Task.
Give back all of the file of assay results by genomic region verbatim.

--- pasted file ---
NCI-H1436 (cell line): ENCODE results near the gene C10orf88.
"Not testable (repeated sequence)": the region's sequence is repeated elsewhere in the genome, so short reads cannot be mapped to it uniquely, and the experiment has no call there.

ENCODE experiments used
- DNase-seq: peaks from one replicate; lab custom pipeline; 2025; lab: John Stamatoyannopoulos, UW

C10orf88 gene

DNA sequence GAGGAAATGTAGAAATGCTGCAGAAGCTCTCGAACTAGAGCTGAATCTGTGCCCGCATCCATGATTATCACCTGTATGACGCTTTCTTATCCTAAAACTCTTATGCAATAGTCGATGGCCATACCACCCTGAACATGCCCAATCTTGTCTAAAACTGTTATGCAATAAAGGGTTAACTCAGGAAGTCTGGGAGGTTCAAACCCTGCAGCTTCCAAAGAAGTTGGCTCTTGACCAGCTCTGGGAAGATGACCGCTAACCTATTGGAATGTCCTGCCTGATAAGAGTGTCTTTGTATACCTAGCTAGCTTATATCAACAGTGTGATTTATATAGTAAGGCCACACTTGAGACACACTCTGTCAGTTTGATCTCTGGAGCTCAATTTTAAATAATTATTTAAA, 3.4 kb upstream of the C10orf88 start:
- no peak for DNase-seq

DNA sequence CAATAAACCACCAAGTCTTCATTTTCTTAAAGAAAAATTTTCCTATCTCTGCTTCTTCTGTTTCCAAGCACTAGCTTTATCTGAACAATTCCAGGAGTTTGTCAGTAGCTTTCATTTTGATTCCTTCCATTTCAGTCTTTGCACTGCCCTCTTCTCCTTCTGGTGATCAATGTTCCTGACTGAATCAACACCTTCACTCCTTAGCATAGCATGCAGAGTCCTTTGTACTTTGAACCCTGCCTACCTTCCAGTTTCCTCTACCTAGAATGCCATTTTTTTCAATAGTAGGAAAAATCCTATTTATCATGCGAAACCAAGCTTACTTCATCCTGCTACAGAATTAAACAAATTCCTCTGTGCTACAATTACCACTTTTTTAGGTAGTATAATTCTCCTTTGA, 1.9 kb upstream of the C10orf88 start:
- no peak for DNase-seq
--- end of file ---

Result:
NCI-H1436 (cell line): ENCODE results near the gene C10orf88.
"Not testable (repeated sequence)": the region's sequence is repeated elsewhere in the genome, so short reads cannot be mapped to it uniquely, and the experiment has no call there.

ENCODE experiments used
- DNase-seq: peaks from one replicate; lab custom pipeline; 2025; lab: John Stamatoyannopoulos, UW

C10orf88 gene

DNA sequence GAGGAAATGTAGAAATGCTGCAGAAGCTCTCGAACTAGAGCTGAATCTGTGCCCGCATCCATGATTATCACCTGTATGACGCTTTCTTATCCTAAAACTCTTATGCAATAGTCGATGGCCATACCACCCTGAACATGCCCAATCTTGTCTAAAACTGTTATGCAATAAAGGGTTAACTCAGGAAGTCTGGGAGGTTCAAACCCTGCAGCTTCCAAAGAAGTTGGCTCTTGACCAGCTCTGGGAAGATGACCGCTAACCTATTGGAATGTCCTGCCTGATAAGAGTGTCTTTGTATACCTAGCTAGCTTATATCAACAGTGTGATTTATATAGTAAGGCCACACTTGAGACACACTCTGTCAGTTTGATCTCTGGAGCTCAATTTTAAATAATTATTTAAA, 3.4 kb upstream of the C10orf88 start:
- no peak for DNase-seq

DNA sequence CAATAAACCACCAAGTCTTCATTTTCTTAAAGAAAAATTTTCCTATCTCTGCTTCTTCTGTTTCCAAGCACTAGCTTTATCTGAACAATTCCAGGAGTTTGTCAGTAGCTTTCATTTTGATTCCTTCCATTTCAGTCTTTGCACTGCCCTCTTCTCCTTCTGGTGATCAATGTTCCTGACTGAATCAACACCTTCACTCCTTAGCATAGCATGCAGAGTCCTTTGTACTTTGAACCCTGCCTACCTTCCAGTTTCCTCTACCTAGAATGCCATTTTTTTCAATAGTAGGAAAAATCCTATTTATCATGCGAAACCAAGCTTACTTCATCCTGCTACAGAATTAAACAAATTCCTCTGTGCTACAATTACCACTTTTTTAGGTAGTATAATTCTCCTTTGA, 1.9 kb upstream of the C10orf88 start:
- no peak for DNase-seq